The artist Jill Moon, a university professor, painter, set designer, glass artist and doll maker who passed away this July, was a painter of distinct style and approach who hadn't been given a great deal of critical notice during her too-short life. This would due in large part, though, to the fact that she retired from public life soon after she left her teaching position in set design and art history at Cornell. She did some design work for the theater, but she had no showings that I can remember. She willingly pursued an anonymity that was her right. Jill didn't stop making art, however, and indeed her productivity as prodigious and prolific. Jill Moon's otherworldly figuration was a marvel. She was a dear friend of mine for the better part of thirty years and change, and it was my good fortune to "see her in action" as she took to the canvas with her paints, brushes and assorted implements. Jill had a sense of how to bring the incongruous together and make it make work as if the disparate details--a fairy in a pope's Miter, leotards and a polka dot skirt, a red/green/orange trout standing upward blowing blue bubbles, a rainbow-crested dandelion waiting patiently for the fairy and the fish to notice its glorious impersonation of an umbrella--belonged in the same space.
I wouldn't doubt that at the time Jill would have to create something that would contextualize the leitmotifs and tropes and her use of a flat style in order for a critical appreciation to be applied and calm those minds that demand how the contents of painting operates as a critique of how we live, but in the moment of creation and long afterward, she was taken with the joy of creating this space where instinct,, dreams, mystery and ominous ritual, combined in the odd and angular ways that fit Jill's idea of allowing forms migrate, mutate, associate as they may.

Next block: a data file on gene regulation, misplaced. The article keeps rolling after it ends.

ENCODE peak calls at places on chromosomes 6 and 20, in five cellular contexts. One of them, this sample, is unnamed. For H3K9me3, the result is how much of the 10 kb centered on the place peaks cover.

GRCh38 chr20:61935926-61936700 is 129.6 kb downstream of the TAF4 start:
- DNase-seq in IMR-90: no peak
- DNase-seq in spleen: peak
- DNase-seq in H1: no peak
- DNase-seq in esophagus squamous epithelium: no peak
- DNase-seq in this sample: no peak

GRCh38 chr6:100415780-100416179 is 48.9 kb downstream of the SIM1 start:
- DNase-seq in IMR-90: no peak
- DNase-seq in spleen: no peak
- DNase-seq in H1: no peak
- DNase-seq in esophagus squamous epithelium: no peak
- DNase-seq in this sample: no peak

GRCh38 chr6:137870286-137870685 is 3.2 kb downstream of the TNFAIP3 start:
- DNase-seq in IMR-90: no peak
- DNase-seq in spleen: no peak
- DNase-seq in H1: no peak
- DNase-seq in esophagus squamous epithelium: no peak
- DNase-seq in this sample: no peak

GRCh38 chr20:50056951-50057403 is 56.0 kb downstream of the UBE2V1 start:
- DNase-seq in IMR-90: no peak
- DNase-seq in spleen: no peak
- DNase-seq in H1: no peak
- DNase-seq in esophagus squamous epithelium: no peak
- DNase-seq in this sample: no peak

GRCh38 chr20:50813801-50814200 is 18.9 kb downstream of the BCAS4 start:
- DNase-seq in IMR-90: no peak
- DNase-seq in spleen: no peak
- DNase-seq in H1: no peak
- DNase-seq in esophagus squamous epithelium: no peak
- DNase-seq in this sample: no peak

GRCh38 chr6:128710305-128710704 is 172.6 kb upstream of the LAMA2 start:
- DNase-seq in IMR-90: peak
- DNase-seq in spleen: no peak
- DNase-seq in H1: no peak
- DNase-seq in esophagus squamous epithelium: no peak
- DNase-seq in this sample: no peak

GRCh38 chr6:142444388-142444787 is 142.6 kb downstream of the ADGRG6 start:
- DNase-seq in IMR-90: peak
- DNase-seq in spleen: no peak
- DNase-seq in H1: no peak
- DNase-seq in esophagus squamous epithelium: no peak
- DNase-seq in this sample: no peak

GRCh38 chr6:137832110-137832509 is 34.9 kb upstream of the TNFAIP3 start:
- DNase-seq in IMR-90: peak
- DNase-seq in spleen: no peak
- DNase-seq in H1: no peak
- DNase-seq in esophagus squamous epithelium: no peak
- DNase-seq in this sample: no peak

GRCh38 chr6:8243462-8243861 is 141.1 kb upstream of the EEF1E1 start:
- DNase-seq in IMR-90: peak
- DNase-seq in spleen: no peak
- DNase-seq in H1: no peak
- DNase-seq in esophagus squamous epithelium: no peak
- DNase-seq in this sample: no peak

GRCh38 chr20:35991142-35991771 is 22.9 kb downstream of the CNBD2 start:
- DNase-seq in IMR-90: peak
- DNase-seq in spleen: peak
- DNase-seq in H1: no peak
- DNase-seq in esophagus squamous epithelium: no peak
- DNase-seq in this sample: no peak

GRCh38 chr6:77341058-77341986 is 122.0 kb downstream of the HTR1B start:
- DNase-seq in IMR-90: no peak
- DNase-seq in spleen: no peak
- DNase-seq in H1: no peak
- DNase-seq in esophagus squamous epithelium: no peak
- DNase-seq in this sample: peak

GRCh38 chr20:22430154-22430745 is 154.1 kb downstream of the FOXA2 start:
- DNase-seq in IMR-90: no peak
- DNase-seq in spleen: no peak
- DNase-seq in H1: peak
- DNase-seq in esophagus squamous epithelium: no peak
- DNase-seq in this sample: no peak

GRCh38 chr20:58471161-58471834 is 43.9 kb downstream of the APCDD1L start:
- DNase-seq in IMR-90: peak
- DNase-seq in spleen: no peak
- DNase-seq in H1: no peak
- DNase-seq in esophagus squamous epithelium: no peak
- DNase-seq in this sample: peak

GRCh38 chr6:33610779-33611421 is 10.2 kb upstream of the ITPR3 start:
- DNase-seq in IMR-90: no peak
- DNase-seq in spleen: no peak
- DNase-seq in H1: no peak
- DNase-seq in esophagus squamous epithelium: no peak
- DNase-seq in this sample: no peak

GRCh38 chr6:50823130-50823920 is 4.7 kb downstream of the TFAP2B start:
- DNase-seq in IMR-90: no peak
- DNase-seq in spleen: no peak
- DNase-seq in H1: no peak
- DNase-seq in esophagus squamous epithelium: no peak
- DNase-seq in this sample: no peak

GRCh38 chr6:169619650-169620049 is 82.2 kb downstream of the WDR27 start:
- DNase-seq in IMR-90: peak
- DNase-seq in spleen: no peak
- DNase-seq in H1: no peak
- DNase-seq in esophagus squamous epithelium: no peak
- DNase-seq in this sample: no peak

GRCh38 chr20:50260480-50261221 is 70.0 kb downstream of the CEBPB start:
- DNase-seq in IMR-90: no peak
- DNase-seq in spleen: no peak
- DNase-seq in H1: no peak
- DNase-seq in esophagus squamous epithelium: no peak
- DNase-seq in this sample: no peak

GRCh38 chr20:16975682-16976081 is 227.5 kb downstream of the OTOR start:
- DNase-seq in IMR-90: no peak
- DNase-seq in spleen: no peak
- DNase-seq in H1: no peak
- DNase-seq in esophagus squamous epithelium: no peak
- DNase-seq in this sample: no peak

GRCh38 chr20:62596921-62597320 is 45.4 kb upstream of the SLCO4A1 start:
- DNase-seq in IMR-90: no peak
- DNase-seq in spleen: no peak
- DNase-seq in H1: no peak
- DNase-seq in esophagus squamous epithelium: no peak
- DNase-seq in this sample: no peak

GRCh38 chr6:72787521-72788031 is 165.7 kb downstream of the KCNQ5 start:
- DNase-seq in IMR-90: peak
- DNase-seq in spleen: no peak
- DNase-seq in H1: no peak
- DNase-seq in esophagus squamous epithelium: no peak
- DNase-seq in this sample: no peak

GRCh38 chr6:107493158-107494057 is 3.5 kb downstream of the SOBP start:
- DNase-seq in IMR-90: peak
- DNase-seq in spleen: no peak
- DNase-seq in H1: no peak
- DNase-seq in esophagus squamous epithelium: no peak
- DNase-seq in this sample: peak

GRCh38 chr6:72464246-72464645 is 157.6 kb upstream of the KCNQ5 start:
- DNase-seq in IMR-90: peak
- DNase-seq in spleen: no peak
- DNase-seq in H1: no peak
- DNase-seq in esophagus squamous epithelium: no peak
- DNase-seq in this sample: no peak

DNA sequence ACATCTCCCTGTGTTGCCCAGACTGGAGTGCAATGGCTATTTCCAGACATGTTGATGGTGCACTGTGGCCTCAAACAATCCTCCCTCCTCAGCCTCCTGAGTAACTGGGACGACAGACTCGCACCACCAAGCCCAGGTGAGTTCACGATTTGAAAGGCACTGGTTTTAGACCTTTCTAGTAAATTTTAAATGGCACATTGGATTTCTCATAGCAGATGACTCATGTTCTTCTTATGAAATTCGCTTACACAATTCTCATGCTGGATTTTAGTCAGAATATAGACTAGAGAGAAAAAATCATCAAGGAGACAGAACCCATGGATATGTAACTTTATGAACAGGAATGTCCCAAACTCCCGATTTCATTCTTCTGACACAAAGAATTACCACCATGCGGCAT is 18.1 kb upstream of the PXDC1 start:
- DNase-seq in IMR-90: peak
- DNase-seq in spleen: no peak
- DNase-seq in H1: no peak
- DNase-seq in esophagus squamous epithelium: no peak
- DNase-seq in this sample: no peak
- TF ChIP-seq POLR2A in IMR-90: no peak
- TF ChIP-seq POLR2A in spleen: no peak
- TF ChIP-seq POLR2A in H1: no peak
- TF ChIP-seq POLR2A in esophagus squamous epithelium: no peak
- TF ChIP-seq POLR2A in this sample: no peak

Jill was as taken with the idea that art had no commitment to reaffirm or even threaten an audiences' shared cosmologies; the artist wasn't required to speak to how the world does or does not work, or dwell in the joys or depressions that art lovers might project on the campus. I remember Jill , in one of those graduate student bull sessions at the Pub following an art show she had been featured in, reflecting on the ideas of Derrida and deconstruction and the insight that because meaning is not fixed in a text, whether be it book, painting, movie, play, saying that she gave her art over to the idea of play. "I don't think art needs to be about anything," she said firmly. I don't recall what she followed that declaration with, but I do recall many a conversation that artists can only be responsible for making the art and making sure that the pieces they introduce to the world have their own integrity, on their terms. "What the painting means isn't my job," she said at one point, "that would kill the happiness someone else could have creating their own meaning and sharing it with others."
The poetic analogs are obvious, I think, the first being Ars Poetica by Archibald McLeish
A poem should be palpable and mute
As a globed fruit,
As old medallions to the thumb,
Silent as the sleeve-worn stone
Of casement ledges where the moss has grown—
A poem should be wordless
As the flight of birds.
A poem should be motionless in time
As the moon climbs,
Leaving, as the moon releases
Twig by twig the night-entangled trees,
Leaving, as the moon behind the winter leaves,
Memory by memory the mind—
A poem should be motionless in time
As the moon climbs.
A poem should be equal to:
For all the history of grief
An empty doorway and a maple leaf.
The leaning grasses and two lights above the sea—
A poem should not mean